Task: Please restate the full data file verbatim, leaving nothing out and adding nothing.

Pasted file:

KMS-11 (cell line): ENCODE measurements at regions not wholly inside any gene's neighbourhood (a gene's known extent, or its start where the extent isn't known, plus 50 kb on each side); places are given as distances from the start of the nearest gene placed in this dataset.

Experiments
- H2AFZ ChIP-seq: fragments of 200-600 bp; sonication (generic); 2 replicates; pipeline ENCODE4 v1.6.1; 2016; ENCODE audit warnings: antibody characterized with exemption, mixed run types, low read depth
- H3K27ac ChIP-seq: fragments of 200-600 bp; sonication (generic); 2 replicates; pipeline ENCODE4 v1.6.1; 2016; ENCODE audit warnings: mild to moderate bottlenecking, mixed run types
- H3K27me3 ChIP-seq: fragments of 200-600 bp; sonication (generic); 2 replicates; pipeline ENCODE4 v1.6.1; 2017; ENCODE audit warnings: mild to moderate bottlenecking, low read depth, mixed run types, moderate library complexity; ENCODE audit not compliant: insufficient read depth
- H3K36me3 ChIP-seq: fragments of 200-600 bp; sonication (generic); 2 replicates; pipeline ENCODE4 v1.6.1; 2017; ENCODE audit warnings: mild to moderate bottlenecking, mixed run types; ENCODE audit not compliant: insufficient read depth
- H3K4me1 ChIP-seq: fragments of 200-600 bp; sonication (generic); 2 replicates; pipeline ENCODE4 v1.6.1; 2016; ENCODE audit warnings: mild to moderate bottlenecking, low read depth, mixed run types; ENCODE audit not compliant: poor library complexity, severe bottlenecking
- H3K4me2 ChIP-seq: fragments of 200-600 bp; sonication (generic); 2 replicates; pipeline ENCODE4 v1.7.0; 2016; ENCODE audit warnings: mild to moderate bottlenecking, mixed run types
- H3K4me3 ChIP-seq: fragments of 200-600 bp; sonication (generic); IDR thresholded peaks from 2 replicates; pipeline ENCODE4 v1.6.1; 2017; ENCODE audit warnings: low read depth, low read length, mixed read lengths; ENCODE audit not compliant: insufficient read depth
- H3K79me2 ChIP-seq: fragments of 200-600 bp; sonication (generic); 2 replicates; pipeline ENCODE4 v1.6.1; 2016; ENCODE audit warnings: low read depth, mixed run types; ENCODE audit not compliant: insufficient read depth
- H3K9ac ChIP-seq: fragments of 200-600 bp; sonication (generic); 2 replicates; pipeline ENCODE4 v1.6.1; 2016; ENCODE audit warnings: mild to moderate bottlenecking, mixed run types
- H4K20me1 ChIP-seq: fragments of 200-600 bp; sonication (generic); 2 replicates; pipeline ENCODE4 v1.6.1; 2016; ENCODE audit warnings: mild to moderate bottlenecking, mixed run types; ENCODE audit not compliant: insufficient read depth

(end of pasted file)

KMS-11 (cell line): ENCODE measurements at regions not wholly inside any gene's neighbourhood (a gene's known extent, or its start where the extent isn't known, plus 50 kb on each side); places are given as distances from the start of the nearest gene placed in this dataset.

Experiments
- H2AFZ ChIP-seq: fragments of 200-600 bp; sonication (generic); 2 replicates; pipeline ENCODE4 v1.6.1; 2016; ENCODE audit warnings: antibody characterized with exemption, mixed run types, low read depth
- H3K27ac ChIP-seq: fragments of 200-600 bp; sonication (generic); 2 replicates; pipeline ENCODE4 v1.6.1; 2016; ENCODE audit warnings: mild to moderate bottlenecking, mixed run types
- H3K27me3 ChIP-seq: fragments of 200-600 bp; sonication (generic); 2 replicates; pipeline ENCODE4 v1.6.1; 2017; ENCODE audit warnings: mild to moderate bottlenecking, low read depth, mixed run types, moderate library complexity; ENCODE audit not compliant: insufficient read depth
- H3K36me3 ChIP-seq: fragments of 200-600 bp; sonication (generic); 2 replicates; pipeline ENCODE4 v1.6.1; 2017; ENCODE audit warnings: mild to moderate bottlenecking, mixed run types; ENCODE audit not compliant: insufficient read depth
- H3K4me1 ChIP-seq: fragments of 200-600 bp; sonication (generic); 2 replicates; pipeline ENCODE4 v1.6.1; 2016; ENCODE audit warnings: mild to moderate bottlenecking, low read depth, mixed run types; ENCODE audit not compliant: poor library complexity, severe bottlenecking
- H3K4me2 ChIP-seq: fragments of 200-600 bp; sonication (generic); 2 replicates; pipeline ENCODE4 v1.7.0; 2016; ENCODE audit warnings: mild to moderate bottlenecking, mixed run types
- H3K4me3 ChIP-seq: fragments of 200-600 bp; sonication (generic); IDR thresholded peaks from 2 replicates; pipeline ENCODE4 v1.6.1; 2017; ENCODE audit warnings: low read depth, low read length, mixed read lengths; ENCODE audit not compliant: insufficient read depth
- H3K79me2 ChIP-seq: fragments of 200-600 bp; sonication (generic); 2 replicates; pipeline ENCODE4 v1.6.1; 2016; ENCODE audit warnings: low read depth, mixed run types; ENCODE audit not compliant: insufficient read depth
- H3K9ac ChIP-seq: fragments of 200-600 bp; sonication (generic); 2 replicates; pipeline ENCODE4 v1.6.1; 2016; ENCODE audit warnings: mild to moderate bottlenecking, mixed run types
- H4K20me1 ChIP-seq: fragments of 200-600 bp; sonication (generic); 2 replicates; pipeline ENCODE4 v1.6.1; 2016; ENCODE audit warnings: mild to moderate bottlenecking, mixed run types; ENCODE audit not compliant: insufficient read depth